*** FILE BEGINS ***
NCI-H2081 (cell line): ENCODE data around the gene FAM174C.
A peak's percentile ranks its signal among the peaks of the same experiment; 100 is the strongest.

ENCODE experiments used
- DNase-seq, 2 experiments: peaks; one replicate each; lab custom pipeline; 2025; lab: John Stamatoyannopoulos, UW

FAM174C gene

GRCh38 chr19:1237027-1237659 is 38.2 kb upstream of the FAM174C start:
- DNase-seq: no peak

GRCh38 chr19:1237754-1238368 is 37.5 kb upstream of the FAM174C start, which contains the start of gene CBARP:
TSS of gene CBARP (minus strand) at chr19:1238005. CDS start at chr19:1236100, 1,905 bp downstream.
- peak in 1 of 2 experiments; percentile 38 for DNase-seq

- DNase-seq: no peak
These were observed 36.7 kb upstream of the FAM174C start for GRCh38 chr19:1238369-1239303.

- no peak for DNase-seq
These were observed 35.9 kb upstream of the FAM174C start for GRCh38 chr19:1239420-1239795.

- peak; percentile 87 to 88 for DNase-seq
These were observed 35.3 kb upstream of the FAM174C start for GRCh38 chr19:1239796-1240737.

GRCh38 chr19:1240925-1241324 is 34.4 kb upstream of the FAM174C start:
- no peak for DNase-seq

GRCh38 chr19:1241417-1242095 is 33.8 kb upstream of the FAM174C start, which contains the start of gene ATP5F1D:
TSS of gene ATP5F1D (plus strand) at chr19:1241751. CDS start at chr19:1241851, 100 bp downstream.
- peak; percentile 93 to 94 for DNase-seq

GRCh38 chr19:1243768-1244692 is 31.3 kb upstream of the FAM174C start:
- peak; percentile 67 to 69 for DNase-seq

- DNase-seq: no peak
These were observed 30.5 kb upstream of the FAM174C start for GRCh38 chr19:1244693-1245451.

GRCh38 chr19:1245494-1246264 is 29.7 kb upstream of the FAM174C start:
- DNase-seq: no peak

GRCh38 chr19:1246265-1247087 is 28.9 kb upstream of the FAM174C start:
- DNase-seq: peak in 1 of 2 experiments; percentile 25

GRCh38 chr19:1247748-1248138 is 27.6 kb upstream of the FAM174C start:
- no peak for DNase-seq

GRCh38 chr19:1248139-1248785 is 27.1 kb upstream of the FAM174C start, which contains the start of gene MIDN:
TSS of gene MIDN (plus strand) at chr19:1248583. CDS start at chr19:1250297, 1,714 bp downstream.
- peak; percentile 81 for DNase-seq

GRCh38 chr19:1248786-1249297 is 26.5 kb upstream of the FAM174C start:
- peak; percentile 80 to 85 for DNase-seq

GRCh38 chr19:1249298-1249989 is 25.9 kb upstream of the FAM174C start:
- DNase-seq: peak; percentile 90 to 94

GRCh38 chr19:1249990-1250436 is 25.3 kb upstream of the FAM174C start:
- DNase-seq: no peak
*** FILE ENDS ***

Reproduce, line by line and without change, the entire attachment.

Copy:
NCI-H2081 (cell line): ENCODE data around the gene FAM174C.
A peak's percentile ranks its signal among the peaks of the same experiment; 100 is the strongest.

ENCODE experiments used
- DNase-seq, 2 experiments: peaks; one replicate each; lab custom pipeline; 2025; lab: John Stamatoyannopoulos, UW

FAM174C gene

GRCh38 chr19:1237027-1237659 is 38.2 kb upstream of the FAM174C start:
- DNase-seq: no peak

GRCh38 chr19:1237754-1238368 is 37.5 kb upstream of the FAM174C start, which contains the start of gene CBARP:
TSS of gene CBARP (minus strand) at chr19:1238005. CDS start at chr19:1236100, 1,905 bp downstream.
- peak in 1 of 2 experiments; percentile 38 for DNase-seq

- DNase-seq: no peak
These were observed 36.7 kb upstream of the FAM174C start for GRCh38 chr19:1238369-1239303.

- no peak for DNase-seq
These were observed 35.9 kb upstream of the FAM174C start for GRCh38 chr19:1239420-1239795.

- peak; percentile 87 to 88 for DNase-seq
These were observed 35.3 kb upstream of the FAM174C start for GRCh38 chr19:1239796-1240737.

GRCh38 chr19:1240925-1241324 is 34.4 kb upstream of the FAM174C start:
- no peak for DNase-seq

GRCh38 chr19:1241417-1242095 is 33.8 kb upstream of the FAM174C start, which contains the start of gene ATP5F1D:
TSS of gene ATP5F1D (plus strand) at chr19:1241751. CDS start at chr19:1241851, 100 bp downstream.
- peak; percentile 93 to 94 for DNase-seq

GRCh38 chr19:1243768-1244692 is 31.3 kb upstream of the FAM174C start:
- peak; percentile 67 to 69 for DNase-seq

- DNase-seq: no peak
These were observed 30.5 kb upstream of the FAM174C start for GRCh38 chr19:1244693-1245451.

GRCh38 chr19:1245494-1246264 is 29.7 kb upstream of the FAM174C start:
- DNase-seq: no peak

GRCh38 chr19:1246265-1247087 is 28.9 kb upstream of the FAM174C start:
- DNase-seq: peak in 1 of 2 experiments; percentile 25

GRCh38 chr19:1247748-1248138 is 27.6 kb upstream of the FAM174C start:
- no peak for DNase-seq

GRCh38 chr19:1248139-1248785 is 27.1 kb upstream of the FAM174C start, which contains the start of gene MIDN:
TSS of gene MIDN (plus strand) at chr19:1248583. CDS start at chr19:1250297, 1,714 bp downstream.
- peak; percentile 81 for DNase-seq

GRCh38 chr19:1248786-1249297 is 26.5 kb upstream of the FAM174C start:
- peak; percentile 80 to 85 for DNase-seq

GRCh38 chr19:1249298-1249989 is 25.9 kb upstream of the FAM174C start:
- DNase-seq: peak; percentile 90 to 94

GRCh38 chr19:1249990-1250436 is 25.3 kb upstream of the FAM174C start:
- DNase-seq: no peak